Alexis de Tocqueville’s work touched upon an exceptionally broad range of social scientific disciplines, from economics to religion, and from education to international affairs. His work consistently appeals to scholars dismayed by existing disciplinary silos. Tocqueville is also well-regarded for diagnosing both the promise and perils of democratic life. Consideration of his ideas provokes serious consideration of and engagement with contemporary trends as citizens in democratic countries cope with challenges posed by new technological, cultural, and political changes. However, attention to Tocqueville is uneven across disciplines, with political theorists paying him the most heed and economists the least. This volume focuses on political economy, trying to bridge this divide.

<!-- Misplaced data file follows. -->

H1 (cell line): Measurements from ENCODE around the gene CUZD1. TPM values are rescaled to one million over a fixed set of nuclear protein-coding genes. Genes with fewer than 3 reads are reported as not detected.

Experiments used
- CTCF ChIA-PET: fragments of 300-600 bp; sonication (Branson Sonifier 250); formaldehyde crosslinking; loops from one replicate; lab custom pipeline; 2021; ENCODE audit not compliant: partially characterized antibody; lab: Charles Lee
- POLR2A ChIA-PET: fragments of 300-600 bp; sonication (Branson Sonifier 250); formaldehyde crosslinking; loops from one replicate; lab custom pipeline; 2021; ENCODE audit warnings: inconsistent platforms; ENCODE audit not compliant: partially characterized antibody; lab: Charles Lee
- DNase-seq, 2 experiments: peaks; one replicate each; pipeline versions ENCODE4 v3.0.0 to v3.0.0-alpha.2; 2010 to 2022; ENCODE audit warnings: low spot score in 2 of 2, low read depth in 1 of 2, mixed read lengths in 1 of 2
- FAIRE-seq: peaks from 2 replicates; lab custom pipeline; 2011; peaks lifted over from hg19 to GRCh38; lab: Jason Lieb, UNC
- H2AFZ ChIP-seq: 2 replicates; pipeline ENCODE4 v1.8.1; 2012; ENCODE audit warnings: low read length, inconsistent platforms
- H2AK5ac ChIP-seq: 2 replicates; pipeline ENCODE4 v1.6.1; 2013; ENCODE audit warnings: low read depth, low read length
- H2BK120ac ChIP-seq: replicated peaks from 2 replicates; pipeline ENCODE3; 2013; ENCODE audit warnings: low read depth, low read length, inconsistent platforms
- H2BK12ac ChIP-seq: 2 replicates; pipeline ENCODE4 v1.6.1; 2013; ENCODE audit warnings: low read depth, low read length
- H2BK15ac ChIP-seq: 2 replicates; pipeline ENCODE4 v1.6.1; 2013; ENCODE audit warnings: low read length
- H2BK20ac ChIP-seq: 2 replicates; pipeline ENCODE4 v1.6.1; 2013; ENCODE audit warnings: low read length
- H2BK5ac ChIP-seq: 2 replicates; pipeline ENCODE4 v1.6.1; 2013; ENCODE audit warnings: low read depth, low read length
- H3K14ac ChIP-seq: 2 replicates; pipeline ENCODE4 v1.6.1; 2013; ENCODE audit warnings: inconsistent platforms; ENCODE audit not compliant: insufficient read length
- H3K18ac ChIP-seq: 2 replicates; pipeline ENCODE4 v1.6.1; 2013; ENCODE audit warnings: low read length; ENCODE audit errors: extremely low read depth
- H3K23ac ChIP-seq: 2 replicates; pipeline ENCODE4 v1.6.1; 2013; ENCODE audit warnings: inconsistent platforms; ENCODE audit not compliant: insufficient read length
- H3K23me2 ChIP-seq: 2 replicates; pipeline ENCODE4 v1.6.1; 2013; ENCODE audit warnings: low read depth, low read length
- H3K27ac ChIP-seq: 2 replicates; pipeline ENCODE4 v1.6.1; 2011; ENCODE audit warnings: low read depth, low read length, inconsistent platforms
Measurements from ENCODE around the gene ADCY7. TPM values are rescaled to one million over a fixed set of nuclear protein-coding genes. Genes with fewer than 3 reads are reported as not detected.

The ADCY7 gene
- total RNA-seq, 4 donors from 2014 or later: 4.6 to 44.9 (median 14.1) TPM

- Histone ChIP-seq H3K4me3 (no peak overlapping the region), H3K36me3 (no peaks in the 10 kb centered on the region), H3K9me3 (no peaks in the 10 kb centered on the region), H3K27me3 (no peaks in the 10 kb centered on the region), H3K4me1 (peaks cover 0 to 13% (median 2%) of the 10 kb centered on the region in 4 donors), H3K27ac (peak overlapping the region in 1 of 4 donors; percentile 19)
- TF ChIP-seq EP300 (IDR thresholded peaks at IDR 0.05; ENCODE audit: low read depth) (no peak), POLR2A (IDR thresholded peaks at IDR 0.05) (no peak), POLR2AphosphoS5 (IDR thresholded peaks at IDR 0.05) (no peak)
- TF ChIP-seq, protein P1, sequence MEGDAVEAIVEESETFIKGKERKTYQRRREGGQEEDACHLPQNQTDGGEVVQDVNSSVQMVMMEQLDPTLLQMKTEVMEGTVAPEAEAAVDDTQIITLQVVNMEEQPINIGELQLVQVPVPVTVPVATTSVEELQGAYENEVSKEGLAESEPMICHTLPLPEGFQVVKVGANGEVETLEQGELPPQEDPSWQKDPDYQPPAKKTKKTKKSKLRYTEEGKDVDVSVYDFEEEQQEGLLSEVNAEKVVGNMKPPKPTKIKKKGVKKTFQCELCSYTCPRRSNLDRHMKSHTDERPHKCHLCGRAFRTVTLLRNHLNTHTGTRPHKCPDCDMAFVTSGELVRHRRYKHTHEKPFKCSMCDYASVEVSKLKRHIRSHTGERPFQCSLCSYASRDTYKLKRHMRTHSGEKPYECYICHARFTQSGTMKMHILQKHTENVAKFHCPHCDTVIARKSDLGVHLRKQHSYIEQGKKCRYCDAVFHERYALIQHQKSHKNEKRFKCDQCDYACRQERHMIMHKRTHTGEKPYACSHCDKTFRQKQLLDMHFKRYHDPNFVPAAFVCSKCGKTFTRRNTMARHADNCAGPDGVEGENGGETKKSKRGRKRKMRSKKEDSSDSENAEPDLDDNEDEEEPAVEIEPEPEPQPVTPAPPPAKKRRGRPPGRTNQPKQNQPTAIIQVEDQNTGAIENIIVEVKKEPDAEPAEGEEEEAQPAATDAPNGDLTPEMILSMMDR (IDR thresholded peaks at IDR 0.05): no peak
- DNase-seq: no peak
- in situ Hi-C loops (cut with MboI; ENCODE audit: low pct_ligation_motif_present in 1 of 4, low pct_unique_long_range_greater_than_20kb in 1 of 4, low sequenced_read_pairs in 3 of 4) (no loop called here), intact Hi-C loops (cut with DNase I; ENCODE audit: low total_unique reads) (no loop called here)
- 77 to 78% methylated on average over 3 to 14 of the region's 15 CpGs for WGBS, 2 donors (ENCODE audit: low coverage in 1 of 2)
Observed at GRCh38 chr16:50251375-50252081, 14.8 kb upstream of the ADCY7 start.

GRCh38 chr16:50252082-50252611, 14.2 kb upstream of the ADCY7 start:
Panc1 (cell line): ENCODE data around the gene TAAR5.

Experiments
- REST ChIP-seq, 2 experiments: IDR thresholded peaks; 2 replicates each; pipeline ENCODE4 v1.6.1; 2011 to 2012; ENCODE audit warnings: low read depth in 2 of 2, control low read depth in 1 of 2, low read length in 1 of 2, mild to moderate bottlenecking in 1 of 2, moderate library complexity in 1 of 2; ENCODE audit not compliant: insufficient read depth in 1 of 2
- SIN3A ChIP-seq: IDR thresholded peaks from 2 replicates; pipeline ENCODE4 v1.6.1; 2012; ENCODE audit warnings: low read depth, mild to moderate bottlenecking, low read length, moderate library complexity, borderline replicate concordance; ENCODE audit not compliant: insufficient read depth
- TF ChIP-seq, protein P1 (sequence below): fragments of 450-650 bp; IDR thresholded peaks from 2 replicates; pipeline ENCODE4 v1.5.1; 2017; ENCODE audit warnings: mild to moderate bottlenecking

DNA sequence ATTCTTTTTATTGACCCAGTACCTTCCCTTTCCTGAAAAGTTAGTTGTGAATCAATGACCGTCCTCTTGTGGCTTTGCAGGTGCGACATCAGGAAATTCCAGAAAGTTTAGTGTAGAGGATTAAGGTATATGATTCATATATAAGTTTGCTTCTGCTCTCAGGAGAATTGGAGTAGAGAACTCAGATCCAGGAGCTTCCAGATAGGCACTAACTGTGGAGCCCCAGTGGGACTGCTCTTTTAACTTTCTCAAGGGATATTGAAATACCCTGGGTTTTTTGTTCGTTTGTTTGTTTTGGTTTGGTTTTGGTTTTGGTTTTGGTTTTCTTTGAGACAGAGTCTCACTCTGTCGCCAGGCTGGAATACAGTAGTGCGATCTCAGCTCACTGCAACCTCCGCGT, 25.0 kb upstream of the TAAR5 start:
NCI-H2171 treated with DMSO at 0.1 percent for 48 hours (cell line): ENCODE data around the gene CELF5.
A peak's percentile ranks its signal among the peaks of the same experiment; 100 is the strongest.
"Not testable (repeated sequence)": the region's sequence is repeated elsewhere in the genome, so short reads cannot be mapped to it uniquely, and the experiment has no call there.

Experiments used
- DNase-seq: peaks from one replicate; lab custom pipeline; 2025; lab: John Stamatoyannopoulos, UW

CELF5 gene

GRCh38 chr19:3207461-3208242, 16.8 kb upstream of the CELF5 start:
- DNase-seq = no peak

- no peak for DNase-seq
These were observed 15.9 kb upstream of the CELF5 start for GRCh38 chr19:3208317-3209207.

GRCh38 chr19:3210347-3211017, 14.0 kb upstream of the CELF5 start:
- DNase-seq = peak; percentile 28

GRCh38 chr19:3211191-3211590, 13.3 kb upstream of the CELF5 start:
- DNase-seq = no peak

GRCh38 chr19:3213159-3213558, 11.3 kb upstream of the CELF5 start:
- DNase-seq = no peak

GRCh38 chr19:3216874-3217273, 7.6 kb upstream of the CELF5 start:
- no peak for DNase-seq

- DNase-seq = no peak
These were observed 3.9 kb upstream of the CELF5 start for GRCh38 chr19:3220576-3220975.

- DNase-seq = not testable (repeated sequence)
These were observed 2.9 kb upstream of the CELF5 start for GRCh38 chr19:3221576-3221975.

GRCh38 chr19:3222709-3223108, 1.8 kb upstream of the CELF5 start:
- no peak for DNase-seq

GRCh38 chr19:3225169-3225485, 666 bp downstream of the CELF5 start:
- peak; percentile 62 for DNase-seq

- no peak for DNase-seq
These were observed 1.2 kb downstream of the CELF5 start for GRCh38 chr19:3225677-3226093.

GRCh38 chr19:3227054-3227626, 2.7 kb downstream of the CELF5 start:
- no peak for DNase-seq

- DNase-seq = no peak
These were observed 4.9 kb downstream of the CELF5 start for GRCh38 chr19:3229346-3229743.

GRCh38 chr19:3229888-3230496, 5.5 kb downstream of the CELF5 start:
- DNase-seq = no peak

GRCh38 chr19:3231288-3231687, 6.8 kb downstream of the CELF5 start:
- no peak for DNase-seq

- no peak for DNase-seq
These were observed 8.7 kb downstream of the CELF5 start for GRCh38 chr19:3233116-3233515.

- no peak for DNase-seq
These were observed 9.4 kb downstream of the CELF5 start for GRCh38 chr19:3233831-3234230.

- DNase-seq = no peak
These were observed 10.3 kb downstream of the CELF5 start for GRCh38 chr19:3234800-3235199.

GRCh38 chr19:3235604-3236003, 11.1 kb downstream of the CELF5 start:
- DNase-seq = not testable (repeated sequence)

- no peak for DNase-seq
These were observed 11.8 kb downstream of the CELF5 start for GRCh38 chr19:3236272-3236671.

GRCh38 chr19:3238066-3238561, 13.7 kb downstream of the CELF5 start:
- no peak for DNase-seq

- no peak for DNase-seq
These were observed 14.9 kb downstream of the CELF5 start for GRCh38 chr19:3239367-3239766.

This book collects essays by emerging scholars from a variety of disciplines—political science, economics, sociology, philosophy, and social thought—to examine Tocqueville’s thoughts on political and social economy and its contemporary relevance. The book is divided into two halves. The first half engages with the main currents of research on Tocqueville’s own thoughts regarding economic institutions, constitutionalism, liberalism, history, and education. The second half applies Tocqueville’s insights to diverse contemporary topics including international relations, citizenship, mass incarceration, and pedagogy. This volume will be of interest to scholars and students interested in Tocqueville, the history of political thought, and a variety of current policy issues.